Yet, while the use of Chinese herbal medicines in the Japanese way = Kampo should be considered an original Japanese application, editors sometimes/often cling to the Chinese form of an alphabetical notation of the relevant terms. For example, certain editors follow the recommendations by an authoritative academic (Japanese) society for the research into Kampo medicine and thus demand from me, that I write the name for prescriptions as ONE word, appearing in third place after English and Chinese like:
* Cassia Twig and Tuckahoe Pill plus Coix Seed 
* Gui-Zhi-Fu-Ling-Wan-Liao-Jia-Yi-Yi-Ren
* keishibukuryoganryokayokuinin

Here I can understand the use of an English translation. That certainly facilitates access to this information. The Chinese notation at least shows the breaks between individual characters, facilitating search in dictionaries and possibly also provides clues about the pronunciation. While the Japanese … (12)

The above shown Japanese “word” has 29 (!) characters. There are even longer ones, like for example “yokukansankachinpihangegotokishakuyakusan” with no less than 41 characters. And, while the English and Chinese terms are treated as proper nouns and thus capitalized, in the example above the Japanese term appears only in lower letters, as if it were no proper noun.

I once asked a scholar about the necessity of expressing the Japanese terms as single words. The answer was, it would be very difficult to decide where to put any possible breaks. Again, I have great difficulties in believing, that the current approach will facilitate the declared purpose(9) of disseminating relevant information. 
For example, one could easily break down the expression for the prescription called “Keishikaryukotsuboreito” in the following way:
* Keishi = drug name
* Ka = processing instruction
* Ryukotsu borei = names of TWO drugs
* To = drug form.

Not even Japanese persons would consider Keishikaryukotsuboreito” to be ONE word, even if it is ONE name. For a Japanese person the term becomes immediately intelligible by looking at its elements, in particular since the Japanese know the associated Chinese characters for this term. This latter information and the underlying structure is presumably NOT available to many possible students of the material, unless they have previously acquired a considerable knowledge of the Japanese language, and thus makes comprehension very difficult, it not impossible. This includes also the difficulties encountered during attempts of looking up the term in dictionaries, that are newly created by this notation.

When I showed terms like “ryokeijutsukantogotokishakuyakusan” to Japanese people and asked them to read that for me, ALL were struggling very hard or could not figure it out at all, although they could read, naturally, the term when it is written in Chinese characters.

A little search about the use of long words in the English language showed, that the longest non-coined and nontechnical word is “Antidisestablishmentarianism” with 28 characters and the longest word in Shakespeare’s works is “Honorificabilitudinitatibus” with 27 characters(4). So, for any “reasonable” discussion words of less than 20 characters should be suitable/comprehensible. “yokukansankachinpihangegotokishakuyakusan” (41 characters) is simply incomprehensible. The use of notations like “Thisisalonggreenhouseattheroadside” or “Lelangageestunsystme de signesidentifis permettantunecommunication entreune ouplusieursentits” would NOT help any learner of English of French respectively. Further, I believe that MOST people will have difficulties pronouncing the English word “Supercalifragilisticexpialidocious” with 34 letters, that was in the song with the same title in the Disney musical film Mary Poppins(10), without any practice.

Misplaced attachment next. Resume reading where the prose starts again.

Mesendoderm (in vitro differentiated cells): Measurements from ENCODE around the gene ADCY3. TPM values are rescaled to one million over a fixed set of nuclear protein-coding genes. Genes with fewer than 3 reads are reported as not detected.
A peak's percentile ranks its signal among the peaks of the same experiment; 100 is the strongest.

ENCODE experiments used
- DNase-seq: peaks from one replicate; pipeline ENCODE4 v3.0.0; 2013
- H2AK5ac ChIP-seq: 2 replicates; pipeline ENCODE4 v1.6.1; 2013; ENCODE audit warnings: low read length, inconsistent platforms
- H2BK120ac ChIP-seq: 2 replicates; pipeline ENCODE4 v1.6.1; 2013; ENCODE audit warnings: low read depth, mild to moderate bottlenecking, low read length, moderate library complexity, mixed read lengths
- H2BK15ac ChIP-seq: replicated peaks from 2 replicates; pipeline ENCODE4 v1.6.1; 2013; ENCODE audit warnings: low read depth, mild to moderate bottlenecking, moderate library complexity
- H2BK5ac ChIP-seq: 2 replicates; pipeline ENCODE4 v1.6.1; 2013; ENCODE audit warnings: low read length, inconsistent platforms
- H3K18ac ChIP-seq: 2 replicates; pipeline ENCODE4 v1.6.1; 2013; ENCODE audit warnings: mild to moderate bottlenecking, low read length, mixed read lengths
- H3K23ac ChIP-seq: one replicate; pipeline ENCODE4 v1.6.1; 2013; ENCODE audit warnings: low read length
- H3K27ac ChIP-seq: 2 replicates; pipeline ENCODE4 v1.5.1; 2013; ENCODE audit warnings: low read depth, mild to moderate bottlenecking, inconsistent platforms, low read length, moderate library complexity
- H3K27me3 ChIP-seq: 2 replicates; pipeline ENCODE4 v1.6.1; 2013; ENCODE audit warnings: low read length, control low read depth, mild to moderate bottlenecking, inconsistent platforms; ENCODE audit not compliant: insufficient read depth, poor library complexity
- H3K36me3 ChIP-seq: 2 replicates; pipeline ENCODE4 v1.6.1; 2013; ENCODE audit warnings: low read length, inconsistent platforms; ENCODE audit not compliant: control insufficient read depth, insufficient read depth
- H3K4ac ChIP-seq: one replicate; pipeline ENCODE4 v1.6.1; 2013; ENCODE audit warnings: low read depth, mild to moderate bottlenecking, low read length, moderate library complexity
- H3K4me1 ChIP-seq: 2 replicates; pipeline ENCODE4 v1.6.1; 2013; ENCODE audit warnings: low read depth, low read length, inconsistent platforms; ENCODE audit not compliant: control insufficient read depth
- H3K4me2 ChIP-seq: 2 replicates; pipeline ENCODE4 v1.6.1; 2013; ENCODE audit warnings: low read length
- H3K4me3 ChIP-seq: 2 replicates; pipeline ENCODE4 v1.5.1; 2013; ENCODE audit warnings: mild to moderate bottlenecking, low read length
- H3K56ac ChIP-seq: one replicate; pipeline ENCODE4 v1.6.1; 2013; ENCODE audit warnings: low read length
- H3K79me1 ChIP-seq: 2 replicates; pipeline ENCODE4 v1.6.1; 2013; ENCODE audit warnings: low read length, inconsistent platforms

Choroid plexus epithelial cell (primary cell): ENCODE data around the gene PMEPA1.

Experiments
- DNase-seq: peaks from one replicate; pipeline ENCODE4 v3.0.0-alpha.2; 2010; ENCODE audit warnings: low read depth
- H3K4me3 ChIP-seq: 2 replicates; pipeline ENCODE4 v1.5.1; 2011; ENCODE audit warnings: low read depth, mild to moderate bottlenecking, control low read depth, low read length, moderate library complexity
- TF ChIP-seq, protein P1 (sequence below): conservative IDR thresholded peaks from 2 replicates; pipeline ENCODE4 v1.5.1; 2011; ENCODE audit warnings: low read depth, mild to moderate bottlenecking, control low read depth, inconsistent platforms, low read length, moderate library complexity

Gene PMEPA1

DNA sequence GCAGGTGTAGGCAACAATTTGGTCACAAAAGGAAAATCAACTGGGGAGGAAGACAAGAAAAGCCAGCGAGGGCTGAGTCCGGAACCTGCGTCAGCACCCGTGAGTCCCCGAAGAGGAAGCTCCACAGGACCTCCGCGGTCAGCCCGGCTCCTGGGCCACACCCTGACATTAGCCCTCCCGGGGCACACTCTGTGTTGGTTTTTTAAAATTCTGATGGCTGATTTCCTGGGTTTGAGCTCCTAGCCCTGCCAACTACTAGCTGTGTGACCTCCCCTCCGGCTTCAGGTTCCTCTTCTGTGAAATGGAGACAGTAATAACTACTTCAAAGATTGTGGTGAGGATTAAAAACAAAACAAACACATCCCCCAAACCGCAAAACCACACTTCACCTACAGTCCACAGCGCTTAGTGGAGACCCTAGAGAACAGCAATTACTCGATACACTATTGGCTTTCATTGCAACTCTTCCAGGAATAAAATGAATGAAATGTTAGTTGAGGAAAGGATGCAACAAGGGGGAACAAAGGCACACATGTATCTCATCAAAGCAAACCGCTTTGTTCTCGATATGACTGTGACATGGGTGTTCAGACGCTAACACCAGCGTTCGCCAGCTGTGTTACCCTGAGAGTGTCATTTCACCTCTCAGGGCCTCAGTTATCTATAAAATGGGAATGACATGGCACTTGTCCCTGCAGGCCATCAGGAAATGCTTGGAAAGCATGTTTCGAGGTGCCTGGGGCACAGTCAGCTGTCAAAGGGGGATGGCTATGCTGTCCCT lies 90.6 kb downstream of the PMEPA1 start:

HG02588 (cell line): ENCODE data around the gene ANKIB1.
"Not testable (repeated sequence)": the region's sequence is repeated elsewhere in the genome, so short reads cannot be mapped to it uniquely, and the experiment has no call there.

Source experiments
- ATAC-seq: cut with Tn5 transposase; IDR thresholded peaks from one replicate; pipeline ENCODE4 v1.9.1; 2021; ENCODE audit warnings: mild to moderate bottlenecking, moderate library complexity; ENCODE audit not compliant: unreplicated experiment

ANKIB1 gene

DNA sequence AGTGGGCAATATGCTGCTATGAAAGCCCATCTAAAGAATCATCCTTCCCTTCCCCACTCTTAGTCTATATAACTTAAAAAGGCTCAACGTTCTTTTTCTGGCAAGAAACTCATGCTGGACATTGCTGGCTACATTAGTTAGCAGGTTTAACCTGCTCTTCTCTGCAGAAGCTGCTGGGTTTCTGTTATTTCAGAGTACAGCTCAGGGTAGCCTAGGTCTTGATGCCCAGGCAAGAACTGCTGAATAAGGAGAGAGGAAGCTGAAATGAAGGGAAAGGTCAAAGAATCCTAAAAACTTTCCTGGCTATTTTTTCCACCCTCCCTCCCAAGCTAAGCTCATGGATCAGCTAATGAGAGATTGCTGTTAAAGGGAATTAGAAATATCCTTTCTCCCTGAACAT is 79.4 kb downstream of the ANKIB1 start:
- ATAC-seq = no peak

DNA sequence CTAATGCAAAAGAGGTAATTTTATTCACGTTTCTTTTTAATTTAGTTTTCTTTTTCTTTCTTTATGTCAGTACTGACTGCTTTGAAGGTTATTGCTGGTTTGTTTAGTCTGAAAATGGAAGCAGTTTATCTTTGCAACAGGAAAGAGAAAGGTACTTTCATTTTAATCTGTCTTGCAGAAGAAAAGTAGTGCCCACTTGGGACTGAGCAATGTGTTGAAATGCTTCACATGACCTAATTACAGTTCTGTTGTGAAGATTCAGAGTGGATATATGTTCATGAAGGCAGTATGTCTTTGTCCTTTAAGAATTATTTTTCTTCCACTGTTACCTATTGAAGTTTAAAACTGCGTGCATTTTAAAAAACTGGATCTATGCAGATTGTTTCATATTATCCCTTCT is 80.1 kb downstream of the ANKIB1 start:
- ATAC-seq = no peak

Following the same argument, I think it would help both foreign students as well as ultimately also the Japanese practitioners, if terms related to acupuncture like “Seppi”, “Hinai Shin” etc. were left in Japanese and maybe provided with a descriptive English translation. In a similar fashion the technical terms related to Judo or other forms of martial arts are used WITHOUT translation. If the provision of such word pairs is too difficult to integrate into every text, it should be no problem at all to set up a frequently updated online database with the relevant terms.

After all, anyone who starts learning a certain subject, here oriental medicine, or a particular language, here Japanese, WILL have to refer to dictionaries and other reference materials. In this respect, with all due deference, I am under the impression that the highly educated scholars who have apparently been working on the above mentioned standard terminology or are representatives of the academic societies that strive to study oriental medicine and disseminate the relevant information, may have lost touch with basic problems learners have to face. In particular regarding the use of terminology, I firmly believe that the currently used Japanese approach is wrong.

Let’s consider the use of dictionariess for an attempt to find out more about “keigairengyoto” = Jing-Jie-Lian-Qiao-Tang.
If you use a Chinese-English dictionary that provides alphabetized entries, you will know, that you are looking at a term consisting of 5 characters and can look up each according to its reading. However, there are naturally a large number of characters reading “Jing” and in ordinary language most probably no combination like “Jing-Jie”. For that purpose you need a special dictionary.

The Japanese is worse, much worse. Here you are offered only ONE term. Even if the learner suspects, that this term consists for more than one character, HOW should this learner look for the relevant characters? The term could be split like:
*   ke iga iren gyo to
*   kei gairen gyoto
*   keiga iren gyoto